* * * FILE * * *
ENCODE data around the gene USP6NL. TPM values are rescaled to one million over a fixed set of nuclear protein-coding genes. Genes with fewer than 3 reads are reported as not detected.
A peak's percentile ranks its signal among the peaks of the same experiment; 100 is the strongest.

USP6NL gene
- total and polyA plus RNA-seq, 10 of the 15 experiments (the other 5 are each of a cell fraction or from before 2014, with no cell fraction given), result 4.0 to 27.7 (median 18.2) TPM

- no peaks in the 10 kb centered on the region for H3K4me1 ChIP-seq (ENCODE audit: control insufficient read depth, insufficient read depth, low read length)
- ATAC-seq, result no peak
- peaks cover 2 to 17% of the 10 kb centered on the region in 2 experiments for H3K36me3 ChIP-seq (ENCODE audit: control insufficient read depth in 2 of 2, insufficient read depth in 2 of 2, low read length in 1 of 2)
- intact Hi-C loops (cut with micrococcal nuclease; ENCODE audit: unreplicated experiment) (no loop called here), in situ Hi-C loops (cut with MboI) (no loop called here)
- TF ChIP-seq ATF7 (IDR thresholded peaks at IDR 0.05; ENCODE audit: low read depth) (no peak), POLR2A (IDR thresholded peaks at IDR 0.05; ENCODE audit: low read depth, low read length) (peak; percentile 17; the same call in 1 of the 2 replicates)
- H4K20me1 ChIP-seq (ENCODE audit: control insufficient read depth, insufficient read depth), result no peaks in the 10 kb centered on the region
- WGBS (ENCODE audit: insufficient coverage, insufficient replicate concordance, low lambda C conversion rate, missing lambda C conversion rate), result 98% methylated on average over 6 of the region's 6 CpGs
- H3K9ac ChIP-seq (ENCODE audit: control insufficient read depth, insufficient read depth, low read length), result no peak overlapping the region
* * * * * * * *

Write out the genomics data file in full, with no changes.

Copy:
ENCODE data around the gene USP6NL. TPM values are rescaled to one million over a fixed set of nuclear protein-coding genes. Genes with fewer than 3 reads are reported as not detected.
A peak's percentile ranks its signal among the peaks of the same experiment; 100 is the strongest.

USP6NL gene
- total and polyA plus RNA-seq, 10 of the 15 experiments (the other 5 are each of a cell fraction or from before 2014, with no cell fraction given), result 4.0 to 27.7 (median 18.2) TPM

- no peaks in the 10 kb centered on the region for H3K4me1 ChIP-seq (ENCODE audit: control insufficient read depth, insufficient read depth, low read length)
- ATAC-seq, result no peak
- peaks cover 2 to 17% of the 10 kb centered on the region in 2 experiments for H3K36me3 ChIP-seq (ENCODE audit: control insufficient read depth in 2 of 2, insufficient read depth in 2 of 2, low read length in 1 of 2)
- intact Hi-C loops (cut with micrococcal nuclease; ENCODE audit: unreplicated experiment) (no loop called here), in situ Hi-C loops (cut with MboI) (no loop called here)
- TF ChIP-seq ATF7 (IDR thresholded peaks at IDR 0.05; ENCODE audit: low read depth) (no peak), POLR2A (IDR thresholded peaks at IDR 0.05; ENCODE audit: low read depth, low read length) (peak; percentile 17; the same call in 1 of the 2 replicates)
- H4K20me1 ChIP-seq (ENCODE audit: control insufficient read depth, insufficient read depth), result no peaks in the 10 kb centered on the region
- WGBS (ENCODE audit: insufficient coverage, insufficient replicate concordance, low lambda C conversion rate, missing lambda C conversion rate), result 98% methylated on average over 6 of the region's 6 CpGs
- H3K9ac ChIP-seq (ENCODE audit: control insufficient read depth, insufficient read depth, low read length), result no peak overlapping the region